This statement was originally published on Zimbabwe.misa.org on April 30, 2019.
On 30 April 2019, Econet Wireless became the latest mobile network operator to hike the cost of mobile data.
In February this year, the Reserve Bank devalued the local RTGS dollar against the United States dollar. Since that announcement, Internet service providers and mobile network operators have increased data costs in the name of realigning their prices to the “correct” United States dollar value.
These recent increases ignore the fact that even before the official devaluation in February, Internet service providers, and mobile network providers had already implemented several data cost increases in the name of coping with rising inflation and service delivery costs.
The latest hikes in data costs have rekindled debate about the affordability of Internet access in Zimbabwe, especially in an environment where income or salaries have remained static.
Howmuch.net’s comparative report on mobile data costs illustrates the confusing effect that the government-sponsored USD to RTGS dollar exchange rate has had on measuring the affordability of local Internet costs.
According to Howmuch.net, a gigabyte of data costs US$70 in Zimbabwe. This figure does not take into consideration the official inter-bank exchange rate. The actual average cost of mobile data in USD terms is around US$15 to US$20 which translates to between RTGS $45 to RTGS $70 depending on the value of the exchange rate used.
Local Internet service providers and mobile network operators have capitalised on this same confusion to continuously and unjustifiably increase data costs.
In a statement dated 24 April 2019, the Postal and Telecommunications Regulatory Authority of Zimbabwe (POTRAZ) states that mobile network operators can legally charge up to 0,05 RTGS cents per megabyte or RTGS $50 per gigabyte before tax.
It is important to note that Zimbabwean mobile network operators mainly sell bundled data. Bundled data refers to data bundles that limit access to specific Apps such as Facebook, WhatsApp, and Twitter.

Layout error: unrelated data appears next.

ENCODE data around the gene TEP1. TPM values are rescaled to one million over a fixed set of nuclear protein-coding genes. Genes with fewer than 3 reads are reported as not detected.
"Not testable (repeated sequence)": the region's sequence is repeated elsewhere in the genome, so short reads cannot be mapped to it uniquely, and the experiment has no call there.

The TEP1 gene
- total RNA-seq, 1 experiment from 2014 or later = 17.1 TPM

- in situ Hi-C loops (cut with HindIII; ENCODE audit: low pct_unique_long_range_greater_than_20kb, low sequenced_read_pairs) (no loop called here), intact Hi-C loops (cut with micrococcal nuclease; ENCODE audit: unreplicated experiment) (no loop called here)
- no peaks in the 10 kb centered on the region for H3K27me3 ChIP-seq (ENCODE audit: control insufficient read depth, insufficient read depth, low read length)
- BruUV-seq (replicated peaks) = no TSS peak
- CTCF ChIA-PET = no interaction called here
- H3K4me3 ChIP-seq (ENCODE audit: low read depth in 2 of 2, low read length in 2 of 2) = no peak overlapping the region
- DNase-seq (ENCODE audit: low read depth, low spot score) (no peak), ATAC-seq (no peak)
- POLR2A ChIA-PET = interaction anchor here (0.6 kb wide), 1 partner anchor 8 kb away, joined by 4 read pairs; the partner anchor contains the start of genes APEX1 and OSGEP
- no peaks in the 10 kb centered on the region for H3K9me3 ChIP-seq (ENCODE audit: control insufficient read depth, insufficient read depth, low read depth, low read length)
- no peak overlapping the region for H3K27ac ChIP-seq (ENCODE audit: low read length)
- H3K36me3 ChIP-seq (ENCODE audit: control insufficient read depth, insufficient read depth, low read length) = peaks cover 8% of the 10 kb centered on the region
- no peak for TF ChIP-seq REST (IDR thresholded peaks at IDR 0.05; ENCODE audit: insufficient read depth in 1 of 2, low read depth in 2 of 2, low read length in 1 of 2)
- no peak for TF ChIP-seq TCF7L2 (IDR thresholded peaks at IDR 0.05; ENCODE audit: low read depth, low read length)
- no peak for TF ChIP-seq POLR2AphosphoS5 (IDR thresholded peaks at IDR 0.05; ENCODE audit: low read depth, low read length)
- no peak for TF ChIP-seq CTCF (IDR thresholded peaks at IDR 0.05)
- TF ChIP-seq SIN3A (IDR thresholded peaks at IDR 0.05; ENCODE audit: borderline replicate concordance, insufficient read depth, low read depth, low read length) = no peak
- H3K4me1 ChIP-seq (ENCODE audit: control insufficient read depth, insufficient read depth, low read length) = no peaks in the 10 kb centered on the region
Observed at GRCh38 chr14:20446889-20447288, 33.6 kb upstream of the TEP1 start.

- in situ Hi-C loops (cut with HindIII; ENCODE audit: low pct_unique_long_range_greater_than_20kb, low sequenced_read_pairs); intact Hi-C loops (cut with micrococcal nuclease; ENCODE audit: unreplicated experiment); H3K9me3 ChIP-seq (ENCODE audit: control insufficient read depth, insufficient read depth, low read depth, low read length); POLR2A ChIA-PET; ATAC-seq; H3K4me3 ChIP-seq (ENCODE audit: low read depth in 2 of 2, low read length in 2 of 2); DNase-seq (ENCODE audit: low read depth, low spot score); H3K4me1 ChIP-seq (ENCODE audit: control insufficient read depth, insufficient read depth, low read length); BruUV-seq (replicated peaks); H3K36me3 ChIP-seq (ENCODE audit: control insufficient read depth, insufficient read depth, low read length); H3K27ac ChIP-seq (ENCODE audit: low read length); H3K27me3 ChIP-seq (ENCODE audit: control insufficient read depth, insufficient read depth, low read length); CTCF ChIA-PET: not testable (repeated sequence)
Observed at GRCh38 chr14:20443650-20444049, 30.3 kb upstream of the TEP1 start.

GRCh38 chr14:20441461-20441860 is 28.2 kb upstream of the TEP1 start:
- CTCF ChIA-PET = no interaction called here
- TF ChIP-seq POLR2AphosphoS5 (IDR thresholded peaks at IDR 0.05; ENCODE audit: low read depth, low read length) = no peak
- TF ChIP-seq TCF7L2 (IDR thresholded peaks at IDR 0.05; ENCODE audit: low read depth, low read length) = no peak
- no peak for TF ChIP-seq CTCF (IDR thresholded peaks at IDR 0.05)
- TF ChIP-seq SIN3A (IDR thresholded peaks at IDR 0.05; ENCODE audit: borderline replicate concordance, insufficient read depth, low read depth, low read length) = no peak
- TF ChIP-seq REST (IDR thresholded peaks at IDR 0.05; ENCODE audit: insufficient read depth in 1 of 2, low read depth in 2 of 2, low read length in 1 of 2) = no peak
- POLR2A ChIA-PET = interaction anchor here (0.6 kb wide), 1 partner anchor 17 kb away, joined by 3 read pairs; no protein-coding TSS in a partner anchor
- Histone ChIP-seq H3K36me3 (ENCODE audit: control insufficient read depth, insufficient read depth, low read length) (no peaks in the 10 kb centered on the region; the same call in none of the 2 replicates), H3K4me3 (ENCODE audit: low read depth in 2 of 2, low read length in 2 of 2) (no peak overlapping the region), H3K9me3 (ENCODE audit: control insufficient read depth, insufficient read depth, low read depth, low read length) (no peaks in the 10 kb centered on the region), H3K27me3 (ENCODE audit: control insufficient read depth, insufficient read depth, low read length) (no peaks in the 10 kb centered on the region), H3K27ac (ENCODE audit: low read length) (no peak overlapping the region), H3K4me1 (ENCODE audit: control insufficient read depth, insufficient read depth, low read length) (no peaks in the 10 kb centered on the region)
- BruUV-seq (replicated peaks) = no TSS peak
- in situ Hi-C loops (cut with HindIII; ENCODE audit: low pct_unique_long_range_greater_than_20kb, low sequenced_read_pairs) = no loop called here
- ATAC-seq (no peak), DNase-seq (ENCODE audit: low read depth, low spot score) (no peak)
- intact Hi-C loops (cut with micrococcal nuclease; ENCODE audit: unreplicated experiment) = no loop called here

Alternatively, some bundle data expires within a limited amount of time. In the Zimbabwean context, mobile data expires after a 30-day period.
At face value, this pricing model appears to be more affordable. However, this pricing structure is actually more profitable for mobile network operators and more expensive for the consumer. For example, if a subscriber buys a 1-gigabyte bundle of data that is valid for a day at RTGS $5, that subscriber would, in theory, spend around RTGS $150 on Internet in a 30-day month.
The POTRAZ threshold for data costs translates to about $15 to $20 per gigabyte in United States dollar terms. A regional comparative would show that Zimbabwean data is not that expensive, considering for example that South Africa charges an average US$11 per gigabyte of data.
Unfortunately, the Zimbabwean situation is made complex by the fact that the cost of services such as the Internet and mobile data have gone up in response to the devaluation of the RTGS dollar, but average salaries or incomes have remained largely stagnant.
That is why the debate on Internet costs in Zimbabwe should be in relation to the national average monthly income and not the cost of data in neighbouring countries or regions. If average monthly income is about RTGS $450 that means the current cost of a gigabyte of data is more than 10% of an average Zimbabwean’s salary. That is unjustifiably high.
The Alliance for Affordable Internet (A4AI) has come up with a formula that caters for each country’s unique conditions. The A4AI argues that the Internet is affordable if a gigabyte of mobile out-of-bundle broadband data is priced at 2% or less of average monthly income. In terms of this formula, Zimbabwean mobile data is still woefully expensive.
POTRAZ reports that as of 31 December 2018, 8,7 million Zimbabweans had access to the Internet. The same report indicates that most Zimbabweans accessed the Internet via their mobile devices. Increases in Internet costs, especially mobile data costs will most likely see a reduction in the number of Zimbabweans that can access the Internet.
Limited access to the Internet also means Zimbabweans will not be able to enjoy their rights to access information and to share their opinions in online spaces. This means that these inordinate hikes in data costs become an indirect attack on people’s constitutional rights.
In the long term, a reduction in the number of people with access to the Internet will in turn stunt economic growth in Zimbabwe.